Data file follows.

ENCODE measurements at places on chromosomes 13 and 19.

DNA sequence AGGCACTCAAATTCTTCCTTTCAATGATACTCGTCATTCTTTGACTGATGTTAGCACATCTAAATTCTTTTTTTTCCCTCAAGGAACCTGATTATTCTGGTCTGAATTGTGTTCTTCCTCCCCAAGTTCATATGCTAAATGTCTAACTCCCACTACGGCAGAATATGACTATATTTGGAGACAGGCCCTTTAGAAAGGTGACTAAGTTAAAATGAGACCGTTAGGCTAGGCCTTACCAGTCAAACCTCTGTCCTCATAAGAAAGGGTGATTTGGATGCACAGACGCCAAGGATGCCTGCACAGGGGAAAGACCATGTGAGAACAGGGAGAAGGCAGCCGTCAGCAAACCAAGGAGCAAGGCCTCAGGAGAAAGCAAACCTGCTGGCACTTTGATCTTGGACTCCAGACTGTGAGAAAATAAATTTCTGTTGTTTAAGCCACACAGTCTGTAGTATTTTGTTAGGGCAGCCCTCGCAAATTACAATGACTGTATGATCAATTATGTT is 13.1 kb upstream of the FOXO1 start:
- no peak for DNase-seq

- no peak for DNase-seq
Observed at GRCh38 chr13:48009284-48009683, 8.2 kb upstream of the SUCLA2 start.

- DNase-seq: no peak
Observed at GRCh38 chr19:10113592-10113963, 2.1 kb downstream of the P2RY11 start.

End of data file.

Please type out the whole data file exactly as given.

ENCODE measurements at places on chromosomes 13 and 19.

DNA sequence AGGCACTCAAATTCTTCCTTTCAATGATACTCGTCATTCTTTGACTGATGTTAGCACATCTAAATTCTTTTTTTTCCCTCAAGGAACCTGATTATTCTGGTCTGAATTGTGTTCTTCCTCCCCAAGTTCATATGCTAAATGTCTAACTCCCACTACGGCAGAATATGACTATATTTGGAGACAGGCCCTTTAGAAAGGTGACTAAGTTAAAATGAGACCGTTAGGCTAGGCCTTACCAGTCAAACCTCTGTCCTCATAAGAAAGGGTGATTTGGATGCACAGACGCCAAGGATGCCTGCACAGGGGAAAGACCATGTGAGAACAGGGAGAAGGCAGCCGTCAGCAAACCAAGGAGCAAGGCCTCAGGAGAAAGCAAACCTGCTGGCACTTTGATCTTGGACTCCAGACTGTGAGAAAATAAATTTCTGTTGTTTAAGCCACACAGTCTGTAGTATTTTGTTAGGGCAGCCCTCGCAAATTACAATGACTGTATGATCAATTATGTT is 13.1 kb upstream of the FOXO1 start:
- no peak for DNase-seq

- no peak for DNase-seq
Observed at GRCh38 chr13:48009284-48009683, 8.2 kb upstream of the SUCLA2 start.

- DNase-seq: no peak
Observed at GRCh38 chr19:10113592-10113963, 2.1 kb downstream of the P2RY11 start.